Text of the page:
A new law on hate speech is intended to make this easier. The German government had taken the issue to the highest political level with its Cabinet committee on right-wing extremism and racism, Widmann-Mauz said. In addition, she said, there were plans to set up a help hotline for those who have received hateful comments online, and to collect more data to create a barometer on racism and Islamophobia.
 
Placards displaying an Islamophobic image (photo: Marijan Murat/dpa/picture-alliance)
Popular acceptance of Islamophobic sentiments has increased: "Over the last 10 years, scepticism about Islam has taken root in half the population," says El-Menouar from the Bertelsmann Stiftung's Religion Monitor. "And that often leads to prejudices not being recognised as prejudices anymore. We have to make encounters possible and address these issues early on, even at school. And that is still happening too little"

"We have to combat this form of Islamophobia much more strongly so that people don't let themselves be intimidated when living out their faith," Widmann-Mauz said. She said she hoped that more concrete proposals would be put forward next year by an Islamophobia working group set up by the government.

El-Menouar is one of the members of this group. She said her research had found that non-Muslims have fewer prejudices when they have more personal contact with Muslims. "We have to make encounters possible and address these issues early on, even at school," she said. "And that is still happening too little."

Knani, who studies international relations and development policy in Duisburg, said it was the first time that she had faced such vicious hostility. She, a believing Muslim, does not wear a headscarf and grew up in regions where lots of people had a history of migration. But many of her fellow scholarship holders have had negative experiences already.

The managing director of the Avicenna Studienwerk, Hakan Tosuner, also took part in the digital meeting with Rottgen and saw first-hand the anti-Muslim backlash that followed. "We had never experienced it to this extent before," admitted Tosuner. "But it was only a question of time before we were also hit by Islamophobia in this way."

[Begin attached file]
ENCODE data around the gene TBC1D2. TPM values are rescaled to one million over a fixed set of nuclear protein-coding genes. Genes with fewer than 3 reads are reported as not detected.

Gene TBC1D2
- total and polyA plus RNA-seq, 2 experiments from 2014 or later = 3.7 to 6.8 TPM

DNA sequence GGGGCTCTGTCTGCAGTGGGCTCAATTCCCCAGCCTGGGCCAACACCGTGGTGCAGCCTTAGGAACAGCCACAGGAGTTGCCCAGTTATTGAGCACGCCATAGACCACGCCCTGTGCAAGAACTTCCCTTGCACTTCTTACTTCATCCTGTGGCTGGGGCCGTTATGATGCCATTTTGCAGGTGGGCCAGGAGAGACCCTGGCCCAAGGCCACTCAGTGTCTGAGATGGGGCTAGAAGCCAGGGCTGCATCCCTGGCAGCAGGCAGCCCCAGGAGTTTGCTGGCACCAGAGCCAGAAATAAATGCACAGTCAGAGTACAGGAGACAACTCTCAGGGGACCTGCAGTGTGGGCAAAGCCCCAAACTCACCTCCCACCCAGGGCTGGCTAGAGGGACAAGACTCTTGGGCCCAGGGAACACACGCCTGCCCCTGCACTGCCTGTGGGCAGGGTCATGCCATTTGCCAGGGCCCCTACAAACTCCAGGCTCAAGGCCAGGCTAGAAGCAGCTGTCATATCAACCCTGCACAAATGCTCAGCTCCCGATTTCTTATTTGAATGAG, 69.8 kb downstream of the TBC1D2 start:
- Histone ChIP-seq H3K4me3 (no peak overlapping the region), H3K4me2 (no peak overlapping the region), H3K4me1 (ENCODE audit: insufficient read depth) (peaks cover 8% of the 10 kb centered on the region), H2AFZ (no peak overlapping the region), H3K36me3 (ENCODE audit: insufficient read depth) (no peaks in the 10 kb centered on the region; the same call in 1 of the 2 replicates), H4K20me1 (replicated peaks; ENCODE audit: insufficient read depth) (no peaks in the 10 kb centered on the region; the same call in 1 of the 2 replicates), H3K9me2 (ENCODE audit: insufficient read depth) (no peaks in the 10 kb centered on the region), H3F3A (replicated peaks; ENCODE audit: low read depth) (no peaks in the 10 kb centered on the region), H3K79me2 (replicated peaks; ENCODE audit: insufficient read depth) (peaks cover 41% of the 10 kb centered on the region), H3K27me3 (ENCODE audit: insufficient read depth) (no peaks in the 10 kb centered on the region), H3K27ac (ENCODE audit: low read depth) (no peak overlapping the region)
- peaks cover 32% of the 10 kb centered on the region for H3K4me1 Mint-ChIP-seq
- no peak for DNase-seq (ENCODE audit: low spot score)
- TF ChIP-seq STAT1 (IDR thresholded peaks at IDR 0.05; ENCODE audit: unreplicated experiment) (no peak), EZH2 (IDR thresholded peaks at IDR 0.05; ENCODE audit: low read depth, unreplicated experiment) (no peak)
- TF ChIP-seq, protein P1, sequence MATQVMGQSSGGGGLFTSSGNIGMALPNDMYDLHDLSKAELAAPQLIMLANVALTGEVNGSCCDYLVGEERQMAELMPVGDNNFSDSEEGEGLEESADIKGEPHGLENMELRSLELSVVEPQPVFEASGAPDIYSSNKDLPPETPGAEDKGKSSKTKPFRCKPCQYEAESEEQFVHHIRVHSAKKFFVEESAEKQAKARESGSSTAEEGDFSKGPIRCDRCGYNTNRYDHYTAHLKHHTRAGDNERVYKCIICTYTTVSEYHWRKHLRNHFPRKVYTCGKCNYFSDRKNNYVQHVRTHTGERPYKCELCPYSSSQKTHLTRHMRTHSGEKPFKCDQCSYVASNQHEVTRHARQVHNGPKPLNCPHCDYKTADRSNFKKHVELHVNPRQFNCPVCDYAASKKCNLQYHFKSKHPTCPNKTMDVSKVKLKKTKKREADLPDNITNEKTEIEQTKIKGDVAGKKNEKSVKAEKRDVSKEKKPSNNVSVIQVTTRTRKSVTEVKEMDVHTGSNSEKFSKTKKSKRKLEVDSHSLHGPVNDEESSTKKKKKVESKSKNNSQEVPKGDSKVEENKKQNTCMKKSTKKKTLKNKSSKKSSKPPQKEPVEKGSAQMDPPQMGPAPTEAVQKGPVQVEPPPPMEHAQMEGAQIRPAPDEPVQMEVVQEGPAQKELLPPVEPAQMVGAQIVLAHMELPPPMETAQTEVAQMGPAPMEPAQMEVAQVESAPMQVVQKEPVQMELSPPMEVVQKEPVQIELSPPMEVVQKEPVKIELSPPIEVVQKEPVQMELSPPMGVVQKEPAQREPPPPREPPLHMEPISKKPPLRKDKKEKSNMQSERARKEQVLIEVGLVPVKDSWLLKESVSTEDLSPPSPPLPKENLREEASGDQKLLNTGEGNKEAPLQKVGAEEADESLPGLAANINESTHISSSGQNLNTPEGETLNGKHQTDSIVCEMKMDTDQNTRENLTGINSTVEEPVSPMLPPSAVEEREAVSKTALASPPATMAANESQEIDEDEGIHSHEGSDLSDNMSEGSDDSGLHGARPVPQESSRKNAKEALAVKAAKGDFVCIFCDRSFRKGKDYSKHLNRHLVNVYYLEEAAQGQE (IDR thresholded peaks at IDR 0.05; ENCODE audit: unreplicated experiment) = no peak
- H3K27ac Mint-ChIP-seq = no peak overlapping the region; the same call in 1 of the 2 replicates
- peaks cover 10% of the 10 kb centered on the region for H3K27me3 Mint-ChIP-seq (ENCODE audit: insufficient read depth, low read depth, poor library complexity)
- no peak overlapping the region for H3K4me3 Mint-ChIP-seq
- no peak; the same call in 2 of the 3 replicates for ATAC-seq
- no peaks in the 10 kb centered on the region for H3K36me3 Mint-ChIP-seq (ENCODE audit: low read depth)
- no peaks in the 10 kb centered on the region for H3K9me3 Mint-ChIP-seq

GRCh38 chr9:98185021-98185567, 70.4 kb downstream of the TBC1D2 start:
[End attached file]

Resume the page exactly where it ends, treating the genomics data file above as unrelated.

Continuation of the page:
"We were all shocked and frustrated," Tosuner said. "We were actually doing something very normal, something that young people in Germany should do: exchange views with politicians and decision-makers and enter into a constructive, critical dialogue with them. That is why it is simply very sad that something like [the talk with Rottgen] on social media had such consequences."

 

"We can demand acceptance"

Knani said she had learned from the ordeal. "It is obvious that you shouldn't hide yourself," she said. "But, on the other hand, there are these hate-filled people in front of their screens. That makes things hard. But we have to learn to deal with it with self-assurance. We shouldn't beg for tolerance from a position of fear. Acceptance is not a matter of charity: we can demand it." 

Tosuner has now made it a priority to shield scholarship holders from hostility. But, he said, discussion is now going on at the Avicenna Studienwerk on to how to combat Islamophobia more strongly. "You can also learn from such crisis situations, from these bad experiences, and try to steer them in a positive direction, by exchanging ideas and taking joint action against hate," he said. 

But, Tosuner said, it is important that Germany not only pay attention to young and talented Muslims when issues of Islam and hate speech come into play. He noted that Avicenna's scholarship holders also have plenty to say about genetic technology, educational justice and the coronavirus pandemic.

Peter Hille

© Deutsche Welle 2021